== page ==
Thursday, March 19, 2015

A generic JsonConverter for Dictionaries and JSON.NET

JSON.NET is a great tool and it already handles Dictionaries well, unless your keys are classes (as opposed to structs). Say you have the following class you want to serialize:
public class DataPoints
{
    public IDictionary<DataPointKey, int> Values { get; set; }
}
And the DataPointKey class:
public class DataPointKey
{
    public int Length { get; set; }
    public int Height { get; set; }
}
I'm just making stuff up here, don't mind the actual contents of the class. The important thing is that the key of our Dictionary is a class.

When you let JSON.NET serialize this, you will get the following:
{"Values":{"JsonDictionary.DataPointKey":200}}
Notice how the key is just the class name. This will not deserialize nicely.

In the past, I would create a custom JsonConverter, but this meant repeating code over and over when new keys were introduced. Inheriting from a base converter was my first solution, but I've finally found a converter that can handle any Type.

The result is a little more verbose, but serializes and deserializes nicely:
{"Values":[{"Key":{"Length":10,"Height":20},"Value":200}]}}
The entire code is a little too long to post here, but I've made a Gist you can check out.

Sunday, March 8, 2015

International Women's Day: women in tech

Contrary to what you might think today, the worldwide community of technology professionals (data entry, programming, etc etc) used to be predominantly female. In fact, our industry was built upon the hard work of women (there are more and longer articles on this subject, just google around).

And yet now, I haven't had a lot of female colleagues. When I'm at a tech show or conference, there are hardly any women. There is a slowly growing feeling that this has to change, along with all the sexist practices (booth babes, etc) and incidents that have happened in the past and are still happening today.

I'm confident any industry only has to gain with a more diverse composition. And because it's International Women's Day*, I thought I'd list some great female techies I follow and look up to.

Hopefully, this can
  • convince older female tech-professionals they're not alone
  • convince younger female tech-enthusiasts that a career in the tech industry is possible and worthwhile
  • convince the macho male techies out there to change their attitude
Here goes:
  • Leslie Cottenj√©: owner of Pureplexity, a startup from Bruges, my home town; I've seen her do a great session on Metro apps and the work her agency delivers is fabulous.
  • Iris Classon: possibly the wackiest and most energetic programmer out there; she went from no-programmer to great-programmer in a time I envy.
  • Kelly Sommers: more often than not, I have no idea what she's tweeting about because her work is so technically challenging (think big data and crazy algorithmic stuff).
  • Sheree Atcheson: founder of WomenWhoCode UK, actively encouraging more women to become coders.
  • Mary Jo Foley: not a coder, but a highly regarded tech journalist, mainly covering Microsoft. She's also on the (recommended) Windows Weekly podcast and a beer-enthusiast, which, as a Belgian and beer-lover myself, I can only encourage.
  • Jenn Lukas: a great front-end developer and co-host of the Ladies In Tech podcast.
  • Val Head: the other co-host of the Ladies In Tech podcast, a CSS lover and organizer of Web Design Day.
  • Kathleen Dollard: MVP, Pluralsight and Wintellect author, featured on DotNetRocks.
  • Suz Hinton: programmer, IOT enthusiast, coined the fabulous term 'Nerdiverse' (as far as I know)
This is just a short list of the great women in our small tech-world. Follow the links and you will definitely find even more women who are active and successful in the tech industry.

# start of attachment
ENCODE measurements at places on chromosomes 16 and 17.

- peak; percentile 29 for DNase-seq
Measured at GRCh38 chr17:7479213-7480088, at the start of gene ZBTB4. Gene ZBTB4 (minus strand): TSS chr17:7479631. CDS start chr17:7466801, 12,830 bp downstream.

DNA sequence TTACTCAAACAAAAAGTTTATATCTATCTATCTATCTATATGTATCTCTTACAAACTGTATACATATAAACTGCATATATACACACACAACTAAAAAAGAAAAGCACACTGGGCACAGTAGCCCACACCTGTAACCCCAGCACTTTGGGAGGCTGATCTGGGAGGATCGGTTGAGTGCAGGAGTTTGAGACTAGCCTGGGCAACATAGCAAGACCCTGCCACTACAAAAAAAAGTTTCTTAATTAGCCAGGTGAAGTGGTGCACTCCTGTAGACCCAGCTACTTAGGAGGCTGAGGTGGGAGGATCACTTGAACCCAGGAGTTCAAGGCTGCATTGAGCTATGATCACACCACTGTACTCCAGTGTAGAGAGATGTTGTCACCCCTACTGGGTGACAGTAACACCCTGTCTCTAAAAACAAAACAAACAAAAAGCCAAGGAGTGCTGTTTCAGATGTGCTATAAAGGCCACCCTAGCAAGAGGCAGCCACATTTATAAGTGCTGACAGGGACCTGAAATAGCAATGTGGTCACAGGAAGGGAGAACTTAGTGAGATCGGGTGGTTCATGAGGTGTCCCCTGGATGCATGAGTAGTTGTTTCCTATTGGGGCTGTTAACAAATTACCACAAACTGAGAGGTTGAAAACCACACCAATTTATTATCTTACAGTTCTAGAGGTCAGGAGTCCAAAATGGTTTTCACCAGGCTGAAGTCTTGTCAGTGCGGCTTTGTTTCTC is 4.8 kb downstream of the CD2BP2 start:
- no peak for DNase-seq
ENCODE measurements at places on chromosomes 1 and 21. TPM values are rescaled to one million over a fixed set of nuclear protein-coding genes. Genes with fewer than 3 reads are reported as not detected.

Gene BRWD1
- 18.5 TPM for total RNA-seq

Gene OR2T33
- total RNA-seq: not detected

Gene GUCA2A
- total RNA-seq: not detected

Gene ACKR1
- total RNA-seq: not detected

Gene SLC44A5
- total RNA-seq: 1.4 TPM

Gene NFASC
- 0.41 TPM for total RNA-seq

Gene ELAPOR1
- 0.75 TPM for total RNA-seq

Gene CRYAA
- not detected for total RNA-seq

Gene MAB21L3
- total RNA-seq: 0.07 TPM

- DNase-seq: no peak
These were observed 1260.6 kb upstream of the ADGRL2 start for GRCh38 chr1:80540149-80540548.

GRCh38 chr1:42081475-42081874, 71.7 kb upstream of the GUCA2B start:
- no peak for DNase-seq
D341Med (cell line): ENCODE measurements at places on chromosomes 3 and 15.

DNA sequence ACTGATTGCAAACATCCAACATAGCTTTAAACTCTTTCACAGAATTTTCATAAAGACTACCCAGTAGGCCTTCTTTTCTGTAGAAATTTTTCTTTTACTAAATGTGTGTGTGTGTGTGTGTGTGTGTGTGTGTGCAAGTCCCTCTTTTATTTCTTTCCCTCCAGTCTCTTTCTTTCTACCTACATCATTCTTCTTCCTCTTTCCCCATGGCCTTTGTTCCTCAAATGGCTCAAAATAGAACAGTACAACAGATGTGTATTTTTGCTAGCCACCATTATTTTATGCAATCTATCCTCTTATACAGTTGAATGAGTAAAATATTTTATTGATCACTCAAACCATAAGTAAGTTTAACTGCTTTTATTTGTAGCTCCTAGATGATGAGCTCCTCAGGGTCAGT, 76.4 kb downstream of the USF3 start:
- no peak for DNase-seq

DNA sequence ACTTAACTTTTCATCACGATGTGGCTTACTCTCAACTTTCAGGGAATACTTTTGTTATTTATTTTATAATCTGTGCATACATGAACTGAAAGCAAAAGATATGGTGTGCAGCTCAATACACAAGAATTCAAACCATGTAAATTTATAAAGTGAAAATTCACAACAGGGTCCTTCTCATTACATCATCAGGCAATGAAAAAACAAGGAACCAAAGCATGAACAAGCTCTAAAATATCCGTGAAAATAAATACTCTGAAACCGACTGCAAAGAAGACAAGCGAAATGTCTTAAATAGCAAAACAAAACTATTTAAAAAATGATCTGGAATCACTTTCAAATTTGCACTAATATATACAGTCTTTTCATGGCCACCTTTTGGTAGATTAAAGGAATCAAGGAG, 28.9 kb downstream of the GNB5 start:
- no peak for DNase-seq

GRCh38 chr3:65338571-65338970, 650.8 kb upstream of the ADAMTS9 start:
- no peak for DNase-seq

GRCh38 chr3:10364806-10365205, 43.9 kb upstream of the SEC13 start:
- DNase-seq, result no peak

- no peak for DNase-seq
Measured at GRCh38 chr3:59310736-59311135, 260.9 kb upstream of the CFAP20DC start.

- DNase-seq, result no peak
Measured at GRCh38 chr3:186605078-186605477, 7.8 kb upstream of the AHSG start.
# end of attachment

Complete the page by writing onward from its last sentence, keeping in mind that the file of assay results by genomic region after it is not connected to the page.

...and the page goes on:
Also, if you have a daughter and want to get her started, check out GoldieBlox :)

And for the book-lover, O'Reilly recently published Women in Data

Finally, to my female colleagues and friends: happy International Women's Day!

Update: I was pointed to a great article by Uncle Bob on the subject. A must-read.

*If you think (like I've heard some people say) that International Women's Day is no longer necessary, you're not following the news. If you think it's no longer necessary in our Western world, you don't know the tech industry or haven't been paying attention (just two links I found while googling "sexism in tech industry".

Friday, March 6, 2015

Comparing a local file with a workspace file with C# and TFS

The situation is simple:
  • we need to send messages to another system
  • the developers of the other system need documentation on the layout of these messages
  • this is a company-specific protocol (no JSON or anything standard, because we're talking to old Fortran machines here)
  • naturally, the documentation is made in Word files
Taking an example from a session I saw at ngEurope, I decided we might be better off auto-generating this documentation. Keeping Word files in sync with the evolving code is a tedious, manual process, not to mention that the Word files are never in sync 10 years down the road.

And as the code is the single point of truth, I started on automating the process. I hate repeating manual things. It's boring, allows for manual error (I remember updating a production SQL database instead of the beta database!), and needs to be taught to newcomers time and again.

So:


After having written code to generate the documentation (too specific to put here), I needed a way of having the build automatically add the new file to the pending changes, or if nothing had changed, undo the checkout (sadly, I'm on TFS; git would not have this problem).

So this is how you can compare a local file with the server version of the file:
private bool HasFileChanged(string file, TfsTeamProjectCollection server, Workspace workspace)
{
    string diff;

    var versionControlServer = server.GetService<VersionControlServer>();

    var serverPath = workspace.GetServerItemForLocalItem(file);
    var serverVersion = new DiffItemVersionedFile(versionControlServer, serverPath, VersionSpec.Latest);
    var localVersion = new DiffItemLocalFile(file, Encoding.UTF8.CodePage, DateTime.Now, false);

    using (var stream = new MemoryStream())
    using (var writer = new StreamWriter(stream))
    {